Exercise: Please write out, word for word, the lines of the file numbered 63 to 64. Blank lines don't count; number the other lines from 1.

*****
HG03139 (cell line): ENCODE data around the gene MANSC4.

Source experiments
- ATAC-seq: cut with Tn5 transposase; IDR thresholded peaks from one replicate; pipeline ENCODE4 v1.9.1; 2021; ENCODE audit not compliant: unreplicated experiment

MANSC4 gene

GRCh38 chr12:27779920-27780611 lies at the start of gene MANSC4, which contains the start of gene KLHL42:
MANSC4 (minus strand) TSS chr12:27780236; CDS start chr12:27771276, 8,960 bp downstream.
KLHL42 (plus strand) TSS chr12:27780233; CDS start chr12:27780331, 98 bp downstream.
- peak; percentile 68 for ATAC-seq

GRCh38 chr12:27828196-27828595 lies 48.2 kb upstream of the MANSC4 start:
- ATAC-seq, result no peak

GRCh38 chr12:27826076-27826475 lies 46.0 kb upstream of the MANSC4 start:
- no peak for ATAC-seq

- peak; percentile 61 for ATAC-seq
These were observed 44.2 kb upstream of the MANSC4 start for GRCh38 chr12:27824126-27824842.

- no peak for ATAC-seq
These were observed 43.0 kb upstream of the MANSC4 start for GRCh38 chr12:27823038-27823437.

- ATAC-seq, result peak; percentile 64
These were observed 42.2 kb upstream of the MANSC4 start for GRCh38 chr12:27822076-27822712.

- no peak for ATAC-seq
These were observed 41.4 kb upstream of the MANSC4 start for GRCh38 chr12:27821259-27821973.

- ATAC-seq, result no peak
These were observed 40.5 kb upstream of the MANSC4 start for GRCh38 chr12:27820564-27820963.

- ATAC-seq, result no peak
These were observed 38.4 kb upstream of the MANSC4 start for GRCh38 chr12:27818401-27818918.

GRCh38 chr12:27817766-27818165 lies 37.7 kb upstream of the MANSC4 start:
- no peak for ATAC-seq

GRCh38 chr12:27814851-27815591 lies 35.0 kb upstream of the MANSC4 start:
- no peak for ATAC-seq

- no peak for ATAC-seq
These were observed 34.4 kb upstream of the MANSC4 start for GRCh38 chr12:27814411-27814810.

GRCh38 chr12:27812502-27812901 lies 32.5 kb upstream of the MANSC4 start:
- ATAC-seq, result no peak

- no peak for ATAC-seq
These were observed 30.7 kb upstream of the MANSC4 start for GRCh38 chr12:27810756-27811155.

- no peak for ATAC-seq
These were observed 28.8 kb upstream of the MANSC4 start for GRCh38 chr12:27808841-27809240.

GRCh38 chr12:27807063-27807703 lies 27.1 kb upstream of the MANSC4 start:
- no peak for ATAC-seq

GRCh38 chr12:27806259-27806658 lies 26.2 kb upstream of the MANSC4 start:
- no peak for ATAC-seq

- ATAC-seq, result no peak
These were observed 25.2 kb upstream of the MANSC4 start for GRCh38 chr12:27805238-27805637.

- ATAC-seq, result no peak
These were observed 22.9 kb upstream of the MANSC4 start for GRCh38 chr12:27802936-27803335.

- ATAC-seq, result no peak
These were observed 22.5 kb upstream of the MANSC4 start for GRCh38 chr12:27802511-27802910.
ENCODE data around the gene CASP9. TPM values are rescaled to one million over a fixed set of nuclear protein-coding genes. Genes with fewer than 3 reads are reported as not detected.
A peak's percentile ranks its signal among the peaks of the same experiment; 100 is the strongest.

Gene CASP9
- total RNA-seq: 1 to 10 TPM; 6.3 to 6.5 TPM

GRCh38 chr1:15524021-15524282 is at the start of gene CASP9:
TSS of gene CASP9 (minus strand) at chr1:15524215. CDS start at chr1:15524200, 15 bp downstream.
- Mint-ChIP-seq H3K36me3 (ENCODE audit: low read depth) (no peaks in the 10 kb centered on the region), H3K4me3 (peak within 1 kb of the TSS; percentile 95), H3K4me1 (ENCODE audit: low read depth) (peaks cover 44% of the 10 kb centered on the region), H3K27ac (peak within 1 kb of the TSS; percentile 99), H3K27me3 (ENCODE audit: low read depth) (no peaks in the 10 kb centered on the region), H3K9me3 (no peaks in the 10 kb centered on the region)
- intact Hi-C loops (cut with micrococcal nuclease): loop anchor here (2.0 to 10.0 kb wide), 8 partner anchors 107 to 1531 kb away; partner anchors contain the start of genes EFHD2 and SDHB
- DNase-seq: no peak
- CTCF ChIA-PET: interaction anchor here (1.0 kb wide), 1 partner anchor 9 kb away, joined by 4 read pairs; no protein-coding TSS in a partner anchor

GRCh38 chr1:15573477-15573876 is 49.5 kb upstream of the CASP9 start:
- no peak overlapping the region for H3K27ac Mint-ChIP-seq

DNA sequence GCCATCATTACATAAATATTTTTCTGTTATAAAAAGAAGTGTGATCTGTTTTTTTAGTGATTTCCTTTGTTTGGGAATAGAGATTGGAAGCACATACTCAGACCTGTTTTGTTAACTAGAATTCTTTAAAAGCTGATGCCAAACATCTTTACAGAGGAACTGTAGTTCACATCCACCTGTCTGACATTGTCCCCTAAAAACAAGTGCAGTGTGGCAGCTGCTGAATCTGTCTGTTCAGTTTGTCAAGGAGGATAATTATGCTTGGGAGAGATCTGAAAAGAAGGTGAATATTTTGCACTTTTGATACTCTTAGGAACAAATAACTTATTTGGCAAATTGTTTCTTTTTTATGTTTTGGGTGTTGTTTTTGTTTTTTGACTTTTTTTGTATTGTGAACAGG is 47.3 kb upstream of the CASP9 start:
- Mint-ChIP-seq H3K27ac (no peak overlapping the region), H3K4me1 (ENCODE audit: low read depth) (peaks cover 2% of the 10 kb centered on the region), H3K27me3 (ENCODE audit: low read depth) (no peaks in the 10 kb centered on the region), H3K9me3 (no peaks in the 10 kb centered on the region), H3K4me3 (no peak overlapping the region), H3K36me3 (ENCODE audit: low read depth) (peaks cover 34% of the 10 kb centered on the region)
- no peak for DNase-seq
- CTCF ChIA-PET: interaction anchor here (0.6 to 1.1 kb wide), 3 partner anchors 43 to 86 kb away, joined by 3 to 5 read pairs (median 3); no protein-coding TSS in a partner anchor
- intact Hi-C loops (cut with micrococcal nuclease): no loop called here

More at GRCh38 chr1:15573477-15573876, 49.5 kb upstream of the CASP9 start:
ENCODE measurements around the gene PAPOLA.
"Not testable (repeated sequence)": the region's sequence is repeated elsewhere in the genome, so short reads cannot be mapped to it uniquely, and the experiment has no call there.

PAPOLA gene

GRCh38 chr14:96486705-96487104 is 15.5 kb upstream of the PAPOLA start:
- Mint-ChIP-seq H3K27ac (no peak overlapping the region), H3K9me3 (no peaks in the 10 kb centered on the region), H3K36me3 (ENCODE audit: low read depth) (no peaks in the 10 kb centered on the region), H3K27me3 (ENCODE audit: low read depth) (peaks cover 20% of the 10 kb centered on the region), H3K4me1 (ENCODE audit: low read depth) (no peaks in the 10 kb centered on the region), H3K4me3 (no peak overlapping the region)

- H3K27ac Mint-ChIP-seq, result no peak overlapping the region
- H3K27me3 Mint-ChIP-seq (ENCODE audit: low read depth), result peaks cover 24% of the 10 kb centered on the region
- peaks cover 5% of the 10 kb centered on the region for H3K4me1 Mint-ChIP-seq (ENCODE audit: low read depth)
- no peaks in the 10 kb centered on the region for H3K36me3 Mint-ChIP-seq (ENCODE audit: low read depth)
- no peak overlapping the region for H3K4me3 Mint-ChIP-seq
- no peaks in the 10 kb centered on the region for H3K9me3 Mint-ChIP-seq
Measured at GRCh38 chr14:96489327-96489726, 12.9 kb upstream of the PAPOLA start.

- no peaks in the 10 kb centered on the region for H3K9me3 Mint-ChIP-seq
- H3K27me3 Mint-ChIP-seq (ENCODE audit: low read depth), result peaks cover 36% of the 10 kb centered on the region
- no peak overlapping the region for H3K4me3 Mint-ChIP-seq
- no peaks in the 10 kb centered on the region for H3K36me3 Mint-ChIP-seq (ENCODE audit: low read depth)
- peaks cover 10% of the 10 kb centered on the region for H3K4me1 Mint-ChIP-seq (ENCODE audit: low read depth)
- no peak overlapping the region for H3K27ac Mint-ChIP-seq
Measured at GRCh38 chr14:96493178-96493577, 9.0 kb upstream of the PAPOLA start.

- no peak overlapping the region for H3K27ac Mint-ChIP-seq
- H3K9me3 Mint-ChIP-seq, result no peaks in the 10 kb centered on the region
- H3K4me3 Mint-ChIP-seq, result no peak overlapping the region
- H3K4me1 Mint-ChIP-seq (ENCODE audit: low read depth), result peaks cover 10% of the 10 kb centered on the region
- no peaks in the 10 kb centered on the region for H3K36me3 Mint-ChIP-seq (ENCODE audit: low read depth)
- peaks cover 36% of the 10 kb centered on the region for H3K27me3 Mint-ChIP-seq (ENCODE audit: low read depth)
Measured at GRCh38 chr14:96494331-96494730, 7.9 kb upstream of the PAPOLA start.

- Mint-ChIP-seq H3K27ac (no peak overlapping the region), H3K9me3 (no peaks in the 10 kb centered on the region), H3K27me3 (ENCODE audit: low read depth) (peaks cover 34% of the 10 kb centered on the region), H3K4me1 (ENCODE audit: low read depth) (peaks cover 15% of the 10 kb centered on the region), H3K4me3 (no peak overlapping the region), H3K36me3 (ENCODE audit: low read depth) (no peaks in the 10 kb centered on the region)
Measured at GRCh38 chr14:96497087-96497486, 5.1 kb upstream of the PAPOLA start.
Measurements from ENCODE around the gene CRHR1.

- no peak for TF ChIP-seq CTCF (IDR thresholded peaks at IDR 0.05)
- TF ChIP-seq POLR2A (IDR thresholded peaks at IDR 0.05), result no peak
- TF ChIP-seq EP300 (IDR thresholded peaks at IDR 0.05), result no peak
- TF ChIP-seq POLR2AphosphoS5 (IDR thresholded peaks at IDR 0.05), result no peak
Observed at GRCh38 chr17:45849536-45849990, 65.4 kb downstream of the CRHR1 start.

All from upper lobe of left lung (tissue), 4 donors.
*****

- intact Hi-C loops (cut with micrococcal nuclease): no loop called here

More at GRCh38 chr1:15573477-15573876, 49.5 kb upstream of the CASP9 start: